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Our Appetite for Grossness May Yet Turn the Tables on Decadence

February 13, 2001|JAMES P. PINKERTON | James P. Pinkerton writes a column for Newsday in New York. E-mail:

"Hannibal" is devouring the competition. In its first weekend of release, the sequel to "The Silence of the Lambs" took in $58 million, making it the third-largest Friday-to-Sunday opening in Hollywood history.

That the continued adventures of Hannibal "the cannibal" Lecter, the suave hero-villain portrayed by Anthony Hopkins, can sell so many tickets speaks volumes about the grossed-out state of popular culture today. But tomorrow could be different because social trendlines have a way of zig-zagging, even reversing.

The critics have mostly hammered "Hannibal." USA Today's Mike Clark gave it a mere two stars out of four; The Times' Kenneth Turan called it a "disappointment." Citing scenes in which Lecter convinces a man to cut off his own face and another in which Lecter feeds another man his own brain, the Chicago Sun-Times' Richard Roeper wondered why the film got a mere R rating. "Unbelievable," he snapped. "The mind reels at what Lecter would have to do to earn an NC-17. Ah, for the good old days when graphic scenes of cannibalism would get somebody's attention."

No doubt the filmmakers knew what they were doing; the history of horror movies shows that each year it takes more and more gore to fill the seats. The darkest fright films of the 1930s--"Frankenstein" and all the rest--would cause not a ripple if they were shown today on Saturday morning TV. When "The Exorcist" premiered in 1973, fans were shocked and stunned by the sight of a little girl cursing and vomiting. Yet now, such scenes draw titters among the teenage and even preteen VCR/DVD crowd.

Put simply, as the culture gets used to being shocked, the would-be shockers have to try harder. Recently, the Onion, an online satire magazine, "reported" on the efforts of Marilyn Manson to regain his status as America's No. 1 bad boy. Manson, according to this "story," had become jealous of the success of Eminem, the women-degrading, gay-bashing rapper, and so, anxious to regain his status as "Middle America's worst nightmare," he embarked on a door-to-door tour of suburbia, trying to provoke parents into censoring him. But the joke was that nobody thought he was shocking anymore; "homoerotic sacrilege went out in the late '90s," one grown-up explained calmly.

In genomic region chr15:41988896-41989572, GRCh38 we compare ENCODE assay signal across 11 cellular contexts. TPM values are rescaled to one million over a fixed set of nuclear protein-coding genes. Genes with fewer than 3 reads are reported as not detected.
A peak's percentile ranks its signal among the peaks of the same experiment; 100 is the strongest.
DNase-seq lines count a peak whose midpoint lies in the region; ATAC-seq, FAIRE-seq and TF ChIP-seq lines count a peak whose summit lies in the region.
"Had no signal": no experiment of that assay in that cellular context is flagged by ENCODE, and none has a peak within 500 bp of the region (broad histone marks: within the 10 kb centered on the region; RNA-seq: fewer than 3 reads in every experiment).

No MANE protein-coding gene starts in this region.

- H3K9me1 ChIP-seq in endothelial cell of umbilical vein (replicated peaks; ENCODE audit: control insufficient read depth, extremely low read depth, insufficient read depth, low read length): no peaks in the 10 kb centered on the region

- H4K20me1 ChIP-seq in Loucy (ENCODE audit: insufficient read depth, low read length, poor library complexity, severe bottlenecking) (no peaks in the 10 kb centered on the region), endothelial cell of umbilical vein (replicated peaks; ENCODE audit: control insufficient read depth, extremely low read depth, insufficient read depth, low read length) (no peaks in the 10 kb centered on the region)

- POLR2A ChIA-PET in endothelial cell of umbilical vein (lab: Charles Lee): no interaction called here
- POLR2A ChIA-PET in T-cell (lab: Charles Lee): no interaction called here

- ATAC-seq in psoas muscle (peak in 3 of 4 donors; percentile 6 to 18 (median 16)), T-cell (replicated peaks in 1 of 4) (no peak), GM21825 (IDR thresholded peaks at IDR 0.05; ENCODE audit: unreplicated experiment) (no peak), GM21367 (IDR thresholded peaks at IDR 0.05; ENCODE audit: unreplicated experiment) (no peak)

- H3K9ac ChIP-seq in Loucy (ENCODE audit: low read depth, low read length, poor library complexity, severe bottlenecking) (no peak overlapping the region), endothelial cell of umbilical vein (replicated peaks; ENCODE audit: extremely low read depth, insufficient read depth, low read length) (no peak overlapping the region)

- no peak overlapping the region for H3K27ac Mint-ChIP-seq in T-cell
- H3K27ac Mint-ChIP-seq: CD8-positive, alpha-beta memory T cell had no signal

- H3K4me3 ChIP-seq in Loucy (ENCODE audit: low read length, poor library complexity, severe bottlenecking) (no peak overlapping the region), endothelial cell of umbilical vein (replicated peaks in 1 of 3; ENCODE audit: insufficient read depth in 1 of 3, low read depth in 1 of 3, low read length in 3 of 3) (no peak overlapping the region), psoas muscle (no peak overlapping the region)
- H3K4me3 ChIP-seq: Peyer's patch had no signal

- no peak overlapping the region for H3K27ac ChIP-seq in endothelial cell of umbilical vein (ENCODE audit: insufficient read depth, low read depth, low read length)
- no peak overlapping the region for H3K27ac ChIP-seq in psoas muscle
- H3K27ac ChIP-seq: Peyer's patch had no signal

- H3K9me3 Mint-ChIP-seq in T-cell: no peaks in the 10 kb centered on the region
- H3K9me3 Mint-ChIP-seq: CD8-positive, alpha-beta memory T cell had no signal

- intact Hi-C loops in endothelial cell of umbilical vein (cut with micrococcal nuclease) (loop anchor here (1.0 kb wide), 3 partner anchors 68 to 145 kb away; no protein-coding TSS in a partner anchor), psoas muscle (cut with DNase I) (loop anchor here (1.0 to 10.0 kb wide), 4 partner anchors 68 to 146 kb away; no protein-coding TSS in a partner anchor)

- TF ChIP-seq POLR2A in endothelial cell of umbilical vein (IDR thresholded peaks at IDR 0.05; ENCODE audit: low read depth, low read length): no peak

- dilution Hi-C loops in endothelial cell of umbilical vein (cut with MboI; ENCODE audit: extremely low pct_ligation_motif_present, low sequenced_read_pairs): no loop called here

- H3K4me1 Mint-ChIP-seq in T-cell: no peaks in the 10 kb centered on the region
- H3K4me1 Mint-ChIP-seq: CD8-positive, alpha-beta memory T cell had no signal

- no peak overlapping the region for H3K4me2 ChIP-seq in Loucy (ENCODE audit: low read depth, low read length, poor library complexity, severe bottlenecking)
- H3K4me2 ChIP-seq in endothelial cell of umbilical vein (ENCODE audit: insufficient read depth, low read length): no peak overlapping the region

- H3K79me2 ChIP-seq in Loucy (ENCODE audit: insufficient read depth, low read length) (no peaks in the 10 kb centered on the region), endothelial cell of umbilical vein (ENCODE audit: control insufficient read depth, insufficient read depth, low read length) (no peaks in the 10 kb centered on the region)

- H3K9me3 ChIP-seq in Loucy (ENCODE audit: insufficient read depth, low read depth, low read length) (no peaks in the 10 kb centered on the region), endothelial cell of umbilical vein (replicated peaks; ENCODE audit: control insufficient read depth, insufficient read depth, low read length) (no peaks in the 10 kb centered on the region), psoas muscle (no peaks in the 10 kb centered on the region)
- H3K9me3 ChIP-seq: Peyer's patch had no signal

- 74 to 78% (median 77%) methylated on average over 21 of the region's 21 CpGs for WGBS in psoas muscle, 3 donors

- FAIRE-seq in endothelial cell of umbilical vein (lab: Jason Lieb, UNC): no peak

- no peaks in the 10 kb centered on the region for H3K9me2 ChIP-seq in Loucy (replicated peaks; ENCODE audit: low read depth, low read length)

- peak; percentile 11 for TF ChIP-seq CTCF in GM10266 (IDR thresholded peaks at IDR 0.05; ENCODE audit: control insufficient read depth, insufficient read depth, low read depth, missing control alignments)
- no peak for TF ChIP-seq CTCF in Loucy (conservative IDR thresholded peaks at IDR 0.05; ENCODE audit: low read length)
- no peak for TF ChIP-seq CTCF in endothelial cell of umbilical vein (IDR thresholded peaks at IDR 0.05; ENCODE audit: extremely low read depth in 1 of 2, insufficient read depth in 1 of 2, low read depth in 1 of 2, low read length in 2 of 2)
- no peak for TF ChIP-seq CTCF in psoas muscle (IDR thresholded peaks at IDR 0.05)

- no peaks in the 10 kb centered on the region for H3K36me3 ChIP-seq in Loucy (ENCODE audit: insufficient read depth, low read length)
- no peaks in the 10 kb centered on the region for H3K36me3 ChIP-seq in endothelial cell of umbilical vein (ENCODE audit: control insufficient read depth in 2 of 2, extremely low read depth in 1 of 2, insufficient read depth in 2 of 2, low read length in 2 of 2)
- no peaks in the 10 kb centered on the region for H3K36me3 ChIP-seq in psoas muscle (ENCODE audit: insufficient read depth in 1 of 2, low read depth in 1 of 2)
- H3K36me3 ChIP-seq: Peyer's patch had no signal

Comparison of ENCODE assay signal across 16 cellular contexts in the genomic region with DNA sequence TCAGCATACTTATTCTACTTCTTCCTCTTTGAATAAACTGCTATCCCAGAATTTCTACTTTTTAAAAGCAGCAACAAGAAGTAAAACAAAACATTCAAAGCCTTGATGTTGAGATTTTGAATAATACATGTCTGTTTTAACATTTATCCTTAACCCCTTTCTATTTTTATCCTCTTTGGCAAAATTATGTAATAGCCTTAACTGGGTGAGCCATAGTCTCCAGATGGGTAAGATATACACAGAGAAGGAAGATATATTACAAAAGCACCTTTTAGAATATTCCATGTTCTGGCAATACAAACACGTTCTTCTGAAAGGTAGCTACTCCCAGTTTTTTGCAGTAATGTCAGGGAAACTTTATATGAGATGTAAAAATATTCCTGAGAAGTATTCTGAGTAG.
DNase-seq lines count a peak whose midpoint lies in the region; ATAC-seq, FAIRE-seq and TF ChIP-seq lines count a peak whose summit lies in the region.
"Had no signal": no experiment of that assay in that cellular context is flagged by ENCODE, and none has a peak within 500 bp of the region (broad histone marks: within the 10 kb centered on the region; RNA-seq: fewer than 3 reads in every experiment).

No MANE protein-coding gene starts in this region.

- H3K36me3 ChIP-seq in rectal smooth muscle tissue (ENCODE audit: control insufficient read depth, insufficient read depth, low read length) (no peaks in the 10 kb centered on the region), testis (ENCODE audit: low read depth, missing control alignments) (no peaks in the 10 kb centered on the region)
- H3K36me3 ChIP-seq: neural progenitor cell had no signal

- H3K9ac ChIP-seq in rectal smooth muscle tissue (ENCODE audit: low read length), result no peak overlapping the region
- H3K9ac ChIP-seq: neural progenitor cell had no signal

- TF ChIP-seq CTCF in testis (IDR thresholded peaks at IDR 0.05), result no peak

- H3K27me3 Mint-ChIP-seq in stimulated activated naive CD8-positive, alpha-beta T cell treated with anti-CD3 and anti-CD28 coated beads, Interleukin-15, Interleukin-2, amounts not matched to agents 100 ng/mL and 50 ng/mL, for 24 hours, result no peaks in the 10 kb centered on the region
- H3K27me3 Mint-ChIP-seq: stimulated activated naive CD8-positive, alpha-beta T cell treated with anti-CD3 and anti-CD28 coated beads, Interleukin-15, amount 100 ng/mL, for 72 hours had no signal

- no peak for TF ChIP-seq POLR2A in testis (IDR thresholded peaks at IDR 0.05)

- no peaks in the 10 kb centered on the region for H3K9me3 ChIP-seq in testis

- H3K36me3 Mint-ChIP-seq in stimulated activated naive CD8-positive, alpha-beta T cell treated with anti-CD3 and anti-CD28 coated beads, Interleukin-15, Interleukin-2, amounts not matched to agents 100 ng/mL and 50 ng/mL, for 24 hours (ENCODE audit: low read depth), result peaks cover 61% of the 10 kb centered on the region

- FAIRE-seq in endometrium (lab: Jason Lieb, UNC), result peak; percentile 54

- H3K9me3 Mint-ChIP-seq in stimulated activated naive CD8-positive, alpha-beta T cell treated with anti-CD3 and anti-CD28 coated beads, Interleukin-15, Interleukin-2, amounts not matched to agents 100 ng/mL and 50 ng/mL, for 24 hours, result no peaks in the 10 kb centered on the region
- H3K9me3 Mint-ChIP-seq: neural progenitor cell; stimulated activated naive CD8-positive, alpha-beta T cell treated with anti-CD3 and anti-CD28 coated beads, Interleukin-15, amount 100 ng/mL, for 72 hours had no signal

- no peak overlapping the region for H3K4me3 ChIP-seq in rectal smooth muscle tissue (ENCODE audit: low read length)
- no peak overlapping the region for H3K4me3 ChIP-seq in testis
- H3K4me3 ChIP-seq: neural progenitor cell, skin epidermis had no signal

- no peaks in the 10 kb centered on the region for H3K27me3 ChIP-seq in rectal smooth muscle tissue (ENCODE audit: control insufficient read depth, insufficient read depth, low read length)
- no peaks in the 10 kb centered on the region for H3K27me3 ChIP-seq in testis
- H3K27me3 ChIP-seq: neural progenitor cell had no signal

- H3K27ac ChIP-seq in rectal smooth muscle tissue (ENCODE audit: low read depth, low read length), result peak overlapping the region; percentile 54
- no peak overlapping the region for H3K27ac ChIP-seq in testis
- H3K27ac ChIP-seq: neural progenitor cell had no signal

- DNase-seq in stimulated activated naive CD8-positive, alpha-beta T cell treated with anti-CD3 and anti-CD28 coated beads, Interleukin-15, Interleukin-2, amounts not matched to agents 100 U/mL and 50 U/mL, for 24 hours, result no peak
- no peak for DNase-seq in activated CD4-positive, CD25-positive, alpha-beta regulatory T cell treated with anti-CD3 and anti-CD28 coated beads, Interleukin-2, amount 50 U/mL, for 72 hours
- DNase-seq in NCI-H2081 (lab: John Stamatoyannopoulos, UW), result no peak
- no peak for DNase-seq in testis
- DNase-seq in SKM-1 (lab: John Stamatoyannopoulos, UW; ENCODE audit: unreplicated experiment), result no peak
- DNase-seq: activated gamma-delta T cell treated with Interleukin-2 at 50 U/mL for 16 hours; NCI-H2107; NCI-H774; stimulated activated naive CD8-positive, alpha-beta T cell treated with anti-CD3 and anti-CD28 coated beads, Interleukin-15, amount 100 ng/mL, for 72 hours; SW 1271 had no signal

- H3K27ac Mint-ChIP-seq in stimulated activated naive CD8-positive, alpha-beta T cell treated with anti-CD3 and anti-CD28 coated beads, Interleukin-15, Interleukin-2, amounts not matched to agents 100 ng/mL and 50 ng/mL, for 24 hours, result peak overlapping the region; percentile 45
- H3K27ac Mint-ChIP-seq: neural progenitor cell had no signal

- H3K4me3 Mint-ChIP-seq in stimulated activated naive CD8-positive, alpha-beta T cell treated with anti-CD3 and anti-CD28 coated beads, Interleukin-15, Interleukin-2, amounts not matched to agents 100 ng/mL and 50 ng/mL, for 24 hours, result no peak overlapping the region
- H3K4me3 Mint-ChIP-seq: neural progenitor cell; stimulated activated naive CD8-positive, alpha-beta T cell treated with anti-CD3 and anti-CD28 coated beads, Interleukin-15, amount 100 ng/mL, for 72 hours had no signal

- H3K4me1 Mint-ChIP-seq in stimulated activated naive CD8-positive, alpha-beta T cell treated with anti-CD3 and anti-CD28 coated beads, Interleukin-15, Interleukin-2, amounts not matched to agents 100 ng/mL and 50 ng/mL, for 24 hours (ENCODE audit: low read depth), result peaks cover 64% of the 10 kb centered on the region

But, of course, the trivialization of the transgressive can have tragic consequences when life imitates "art." In recent years, deaths and injuries have occurred when kids acted out murderous rock lyrics, or imitated pro-wrestling moves on their classmates, or, most recently, attempted to duplicate the self-destructive high jinks of the MTV show "Jackass."

So where does it end? Does it end with America "slouching toward Gomorrah," as Robert Bork put it in his 1996 bestseller?

Maybe not. In other eras, extreme licentiousness met with extreme backlash. The "decadence" of the late Roman Empire, for example, didn't lead to more decadence; it led to Christianity. Inspired by their vision of a virgin birth and a chaste savior and repelled by the sexual profligacy of the pagans, the new believers went to the other extreme, popularizing celibacy and monasticism.

So is Christianity due for a big comeback in the era of "Sex in the City"? Maybe. But some sort of backlash is brewing against the perceived corruption of this world. The movements against smoking, against chemical preservatives, against genetically modified organisms may seem to be secular, but the fire in the eyes of activists bespeaks a seemingly transcendental inspiration.

And so what's the maximum reaction to "Hannibal" and cannibalism? How does one react most strongly to the vision of man so carnivorous that he hungers for human flesh? The vegetarians have the strongest answer: Don't eat flesh of any kind. Indeed, a Web site put up by the People for the Ethical Treatment of Animals,, weaves its message into a larger critique of society: Become a vegan, it says, "For the animals, the environment and human health."

Is it working? A Zogby poll, commissioned last year by the Vegetarian Resource Group, found that 4.5% of Americans refused to eat meat. That's a small percentage, to be sure, but it appears to be growing. And as the Christians proved, disgust with the status quo can bring more than a change in personal behavior. It can bring down empires.

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